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For days now, the Colorado Rockies watched and waited. As they played inter-squad games and tried to keep sharp they debated which match up would be better for their style of baseball.

Each had their pros and cons, but the time for debate is over.  They now know that their opponent will be the Boston Red Sox and the will open the Fall Classic as the visitors in Fenway Park on Wednesday night.  That suits the Rockies to a tee.  Not only is Fenway one of the most hitter friendly parks in MLB, but the Rockies have already played the Red Sox there this season, winning 2 out of 3 games.

In the end the Red Sox probably were the best opponent that the Rockies could hope for.   That’s certainly not because the Red Sox are less intimidating than the Indians offensively, or because the pitching staff is notably weaker but because the Red Sox struggled a bit down the stretch, and Fenway will play to the Rockies strengths offensively.

That doesn’t mean that this looks like a fair match up, or that the Rockies have the edge.  On paper the Red Sox look better in terms of starting pitching and they should bring plenty of offense to the table too.   But that doesn’t leave the Rockies feeling intimidated.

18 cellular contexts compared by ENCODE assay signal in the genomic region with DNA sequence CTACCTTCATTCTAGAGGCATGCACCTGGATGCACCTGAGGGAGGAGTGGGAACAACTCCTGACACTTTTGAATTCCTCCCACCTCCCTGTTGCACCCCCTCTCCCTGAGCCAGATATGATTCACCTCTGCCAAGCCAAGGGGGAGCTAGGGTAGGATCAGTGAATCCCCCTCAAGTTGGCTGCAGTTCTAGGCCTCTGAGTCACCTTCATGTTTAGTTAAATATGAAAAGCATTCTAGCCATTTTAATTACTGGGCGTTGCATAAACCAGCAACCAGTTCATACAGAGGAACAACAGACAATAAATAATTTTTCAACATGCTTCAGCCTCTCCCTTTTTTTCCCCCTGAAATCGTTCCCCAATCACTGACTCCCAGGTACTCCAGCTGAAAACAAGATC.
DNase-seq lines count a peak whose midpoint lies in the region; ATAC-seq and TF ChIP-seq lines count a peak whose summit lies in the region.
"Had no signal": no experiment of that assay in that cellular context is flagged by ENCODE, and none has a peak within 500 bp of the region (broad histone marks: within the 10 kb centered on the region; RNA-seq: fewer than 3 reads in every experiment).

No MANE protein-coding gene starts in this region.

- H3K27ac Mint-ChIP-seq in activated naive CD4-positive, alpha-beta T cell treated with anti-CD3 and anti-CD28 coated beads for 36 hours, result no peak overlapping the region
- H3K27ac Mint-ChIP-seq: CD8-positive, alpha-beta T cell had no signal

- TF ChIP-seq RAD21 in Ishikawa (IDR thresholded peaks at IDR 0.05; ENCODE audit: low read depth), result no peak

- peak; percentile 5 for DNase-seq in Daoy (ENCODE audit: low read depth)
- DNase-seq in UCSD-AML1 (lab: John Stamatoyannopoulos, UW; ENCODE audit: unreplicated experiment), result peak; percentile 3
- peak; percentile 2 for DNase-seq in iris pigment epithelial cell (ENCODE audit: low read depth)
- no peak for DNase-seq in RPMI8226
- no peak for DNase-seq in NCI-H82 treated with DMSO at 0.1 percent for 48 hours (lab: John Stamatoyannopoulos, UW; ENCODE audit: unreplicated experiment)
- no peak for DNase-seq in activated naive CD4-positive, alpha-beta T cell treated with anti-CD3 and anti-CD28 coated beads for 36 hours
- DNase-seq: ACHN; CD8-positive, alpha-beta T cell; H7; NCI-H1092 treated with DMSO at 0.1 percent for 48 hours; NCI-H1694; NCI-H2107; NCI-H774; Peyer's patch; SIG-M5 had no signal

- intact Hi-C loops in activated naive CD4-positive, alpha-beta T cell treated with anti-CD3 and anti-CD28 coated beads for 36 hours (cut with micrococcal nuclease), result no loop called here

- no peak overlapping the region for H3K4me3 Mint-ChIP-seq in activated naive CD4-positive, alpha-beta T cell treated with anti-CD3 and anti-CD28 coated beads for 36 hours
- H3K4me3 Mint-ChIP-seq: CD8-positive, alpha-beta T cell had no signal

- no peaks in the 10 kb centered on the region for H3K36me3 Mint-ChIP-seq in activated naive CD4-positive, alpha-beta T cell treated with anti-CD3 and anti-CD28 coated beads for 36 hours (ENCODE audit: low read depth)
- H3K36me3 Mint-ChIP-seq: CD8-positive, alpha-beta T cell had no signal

If they have learned nothing else this season, the Rockies learned that they can run with the biggest and best that baseball has to offer and they can win.  They have learned to win with pitching, with hitting, with base running, and with defense.

And they have nothing to lose.   Even if they were to be swept in four games the Rockies would still have had the greatest season in the short history of their franchise as well as a dramatic story of how they reached the Series.  However that isn’t what this team is thinking, they are thinking about winning on the biggest stage that the sport has to offer and wondering whether their fairy tale has another chapter yet to be written.

They rolled over the team with the best offense in the National League (the Phillies), and they rolled over the team with the best pitching (the Padres), and they cut down the NL’s top aces (Jake Peavy and Brandon Webb). They managed to sweep their way through the National League playoffs and have been seemingly unstoppable winning 21 of their last 22 games.

The Rockies will not be intimidated by the difference in payroll or the storied history of the Red Sox.   They won’t be intimidated by ace Josh Beckett, by closer Jonathan Papelbon, by sluggers Manny Ramirez or David Ortiz or RBI leader Mike Lowell - at least not unless the Red Sox make a dramatic statement early on in the Series.  If they do, it may change everything, and if not, the fans at Coors seem to have a fondness for brooms.